It is necessary to define when proposed bike infrastructure adversely impacts the preservation of Olmsted, Olmsted-inspired, and other open space resources (i.e. when FMOPL’s two goals come into conflict). This situation requires the board to weigh the benefit of the proposed bike infrastructure against the detriment to the open space resource. Criteria triggering further review by the board should include, but may not be limited to:
- Removal of specimen trees that are non-invasive and in good health;
- Reduction of green space, and
- Detriment to existing pedestrian infrastructure.
- In a situation of adverse impact, it is incumbent on the board to explore alternate solutions that would eliminate or minimize the adverse impact such that the board is able to support the proposed bike infrastructure. Absent an adverse impact on Olmsted, Olmsted-inspired or other open space resources as defined above and because of the temporary and utilitarian nature of bike infrastructure, FMOPL should exercise caution when becoming involved in the aesthetics of bike infrastructure. Requiring the Department of Transportation to use their limited funding for bike infrastructure to meet higher aesthetic standards undermines the goal of building the comprehensive bike infrastructure network necessary to support cycling beyond core enthusiasts. However, in instances where there is interest by local stakeholders, FMOPL should support efforts to secure alternative funding sources or private fundraising efforts to enhance the infrastructure funded through the Department of Transportation.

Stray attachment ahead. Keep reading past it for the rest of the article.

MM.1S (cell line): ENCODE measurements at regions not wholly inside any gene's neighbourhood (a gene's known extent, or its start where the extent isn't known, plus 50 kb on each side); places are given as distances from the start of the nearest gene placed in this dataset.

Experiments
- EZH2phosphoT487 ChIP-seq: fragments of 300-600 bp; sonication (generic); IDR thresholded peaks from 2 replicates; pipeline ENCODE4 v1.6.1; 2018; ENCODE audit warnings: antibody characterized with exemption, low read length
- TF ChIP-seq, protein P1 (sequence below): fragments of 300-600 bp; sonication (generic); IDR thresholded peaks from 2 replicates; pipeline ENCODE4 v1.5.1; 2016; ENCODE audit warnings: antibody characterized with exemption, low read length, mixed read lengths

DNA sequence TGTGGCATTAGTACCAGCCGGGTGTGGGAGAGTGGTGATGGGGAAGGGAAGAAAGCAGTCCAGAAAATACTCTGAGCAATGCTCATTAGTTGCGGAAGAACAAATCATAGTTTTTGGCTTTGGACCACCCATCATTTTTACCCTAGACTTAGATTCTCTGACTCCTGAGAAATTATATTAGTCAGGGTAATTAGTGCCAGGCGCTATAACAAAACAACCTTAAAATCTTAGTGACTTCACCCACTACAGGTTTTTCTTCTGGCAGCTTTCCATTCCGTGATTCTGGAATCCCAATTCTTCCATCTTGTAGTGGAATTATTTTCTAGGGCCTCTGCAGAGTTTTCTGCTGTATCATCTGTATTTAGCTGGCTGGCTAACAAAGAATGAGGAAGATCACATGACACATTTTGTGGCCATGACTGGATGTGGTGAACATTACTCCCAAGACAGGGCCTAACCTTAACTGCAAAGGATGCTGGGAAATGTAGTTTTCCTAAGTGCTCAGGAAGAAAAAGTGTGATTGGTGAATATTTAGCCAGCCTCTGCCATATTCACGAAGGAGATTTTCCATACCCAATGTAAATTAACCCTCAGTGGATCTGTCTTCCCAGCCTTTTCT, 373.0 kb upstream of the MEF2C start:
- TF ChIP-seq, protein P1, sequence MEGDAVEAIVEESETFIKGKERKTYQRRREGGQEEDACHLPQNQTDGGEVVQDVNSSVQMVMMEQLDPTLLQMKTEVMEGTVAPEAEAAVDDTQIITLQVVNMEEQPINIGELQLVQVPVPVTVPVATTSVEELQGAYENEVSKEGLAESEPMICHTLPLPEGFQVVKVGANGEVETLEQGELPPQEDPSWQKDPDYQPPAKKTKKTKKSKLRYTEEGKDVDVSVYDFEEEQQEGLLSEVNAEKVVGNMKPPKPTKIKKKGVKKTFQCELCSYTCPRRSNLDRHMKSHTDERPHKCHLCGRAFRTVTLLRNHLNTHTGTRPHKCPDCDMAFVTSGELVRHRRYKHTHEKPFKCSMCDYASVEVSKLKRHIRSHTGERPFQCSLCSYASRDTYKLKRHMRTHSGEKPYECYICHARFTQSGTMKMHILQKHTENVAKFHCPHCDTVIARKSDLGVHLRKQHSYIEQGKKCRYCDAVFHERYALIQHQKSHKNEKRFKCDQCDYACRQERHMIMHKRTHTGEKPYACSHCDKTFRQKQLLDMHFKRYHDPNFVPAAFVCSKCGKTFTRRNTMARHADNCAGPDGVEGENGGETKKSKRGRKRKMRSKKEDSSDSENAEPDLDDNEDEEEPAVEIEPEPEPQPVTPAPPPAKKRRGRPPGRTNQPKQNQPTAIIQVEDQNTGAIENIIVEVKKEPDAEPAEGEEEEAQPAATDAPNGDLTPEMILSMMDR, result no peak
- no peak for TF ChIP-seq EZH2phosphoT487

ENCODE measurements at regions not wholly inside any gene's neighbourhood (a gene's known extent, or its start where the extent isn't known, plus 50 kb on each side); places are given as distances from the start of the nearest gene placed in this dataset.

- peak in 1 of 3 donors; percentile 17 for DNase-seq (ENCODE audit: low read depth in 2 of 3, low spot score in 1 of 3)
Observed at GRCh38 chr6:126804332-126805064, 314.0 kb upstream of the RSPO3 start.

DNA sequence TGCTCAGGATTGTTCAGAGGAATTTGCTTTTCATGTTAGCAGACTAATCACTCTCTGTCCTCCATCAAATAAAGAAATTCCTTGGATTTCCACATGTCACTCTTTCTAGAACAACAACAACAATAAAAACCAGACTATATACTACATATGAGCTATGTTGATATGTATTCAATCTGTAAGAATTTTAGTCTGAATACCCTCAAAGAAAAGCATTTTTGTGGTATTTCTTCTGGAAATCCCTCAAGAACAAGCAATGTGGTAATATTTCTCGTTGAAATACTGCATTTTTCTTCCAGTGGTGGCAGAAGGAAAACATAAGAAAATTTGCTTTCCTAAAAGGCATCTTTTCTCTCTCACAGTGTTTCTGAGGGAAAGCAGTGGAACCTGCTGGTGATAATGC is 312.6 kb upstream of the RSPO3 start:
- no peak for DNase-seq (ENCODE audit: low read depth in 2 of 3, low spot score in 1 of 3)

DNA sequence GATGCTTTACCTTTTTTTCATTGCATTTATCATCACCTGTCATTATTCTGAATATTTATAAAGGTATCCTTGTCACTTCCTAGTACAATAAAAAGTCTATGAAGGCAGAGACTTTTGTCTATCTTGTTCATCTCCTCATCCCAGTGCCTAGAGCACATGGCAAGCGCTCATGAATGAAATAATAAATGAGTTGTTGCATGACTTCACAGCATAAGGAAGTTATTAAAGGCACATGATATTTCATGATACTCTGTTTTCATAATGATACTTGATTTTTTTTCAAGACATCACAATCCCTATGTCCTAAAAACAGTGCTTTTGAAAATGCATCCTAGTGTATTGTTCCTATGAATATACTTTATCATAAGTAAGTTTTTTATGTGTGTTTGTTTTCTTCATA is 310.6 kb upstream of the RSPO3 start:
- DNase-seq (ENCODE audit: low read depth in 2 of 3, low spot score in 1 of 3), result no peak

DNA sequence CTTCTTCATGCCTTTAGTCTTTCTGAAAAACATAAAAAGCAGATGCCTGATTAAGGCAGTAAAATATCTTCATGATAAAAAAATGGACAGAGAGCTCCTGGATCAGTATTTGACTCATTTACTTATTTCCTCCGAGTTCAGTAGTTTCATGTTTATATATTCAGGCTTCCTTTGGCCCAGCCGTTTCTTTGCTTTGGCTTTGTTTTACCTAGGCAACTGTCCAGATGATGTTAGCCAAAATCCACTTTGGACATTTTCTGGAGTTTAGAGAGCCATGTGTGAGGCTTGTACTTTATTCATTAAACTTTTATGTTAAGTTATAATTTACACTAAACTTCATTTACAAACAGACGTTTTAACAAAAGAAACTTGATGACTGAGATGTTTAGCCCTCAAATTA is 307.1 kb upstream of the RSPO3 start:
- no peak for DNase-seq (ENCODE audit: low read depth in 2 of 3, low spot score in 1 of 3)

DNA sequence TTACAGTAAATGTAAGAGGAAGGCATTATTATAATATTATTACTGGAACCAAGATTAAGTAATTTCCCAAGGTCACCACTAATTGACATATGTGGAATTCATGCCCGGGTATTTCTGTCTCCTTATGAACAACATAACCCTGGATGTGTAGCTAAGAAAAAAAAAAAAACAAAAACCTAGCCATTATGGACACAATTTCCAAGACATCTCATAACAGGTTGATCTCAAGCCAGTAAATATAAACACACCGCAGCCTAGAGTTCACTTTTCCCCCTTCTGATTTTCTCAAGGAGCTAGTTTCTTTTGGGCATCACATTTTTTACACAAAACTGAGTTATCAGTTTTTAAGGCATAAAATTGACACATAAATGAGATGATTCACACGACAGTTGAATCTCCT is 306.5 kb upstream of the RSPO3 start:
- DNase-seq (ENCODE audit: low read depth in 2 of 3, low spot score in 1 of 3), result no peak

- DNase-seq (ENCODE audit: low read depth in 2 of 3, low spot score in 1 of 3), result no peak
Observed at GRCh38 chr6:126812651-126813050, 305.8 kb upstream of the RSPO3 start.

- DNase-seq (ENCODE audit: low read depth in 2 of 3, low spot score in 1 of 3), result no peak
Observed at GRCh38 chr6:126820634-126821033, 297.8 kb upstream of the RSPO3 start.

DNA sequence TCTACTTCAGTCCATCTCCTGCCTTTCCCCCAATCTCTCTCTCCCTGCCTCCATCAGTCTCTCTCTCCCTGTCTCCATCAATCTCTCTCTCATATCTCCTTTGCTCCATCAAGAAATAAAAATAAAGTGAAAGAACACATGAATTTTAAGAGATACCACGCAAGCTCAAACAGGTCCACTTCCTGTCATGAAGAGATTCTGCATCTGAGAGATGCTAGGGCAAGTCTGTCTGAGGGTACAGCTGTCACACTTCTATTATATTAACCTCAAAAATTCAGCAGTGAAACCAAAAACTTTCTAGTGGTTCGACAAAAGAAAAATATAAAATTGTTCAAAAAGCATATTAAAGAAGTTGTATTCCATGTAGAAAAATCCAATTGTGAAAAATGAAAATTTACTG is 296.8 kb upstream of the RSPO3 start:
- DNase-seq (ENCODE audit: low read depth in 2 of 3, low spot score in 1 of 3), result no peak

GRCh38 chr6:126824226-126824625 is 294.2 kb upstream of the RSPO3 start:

In conclusion, FMOPL is positioned to further the goal of expanding bike infrastructure that is designed to best practices to support “accessible public parks, sustainable landscapes, and livable communities” while preserving Olmsted, Olmsted-inspired, and other open space resources through the following specific actions:
- Educate our membership regarding the importance of bike infrastructure and current best practices;
- Engage our membership in the planning of proposed bike infrastructure;
- Support organizations advocating for bike infrastructure funding and the application of best practices, and
- Support organizations securing alternative funding sources to fund or enhance bike infrastructure as appropriate.
(Approved by the Board of FMOPL, March 2, 2016)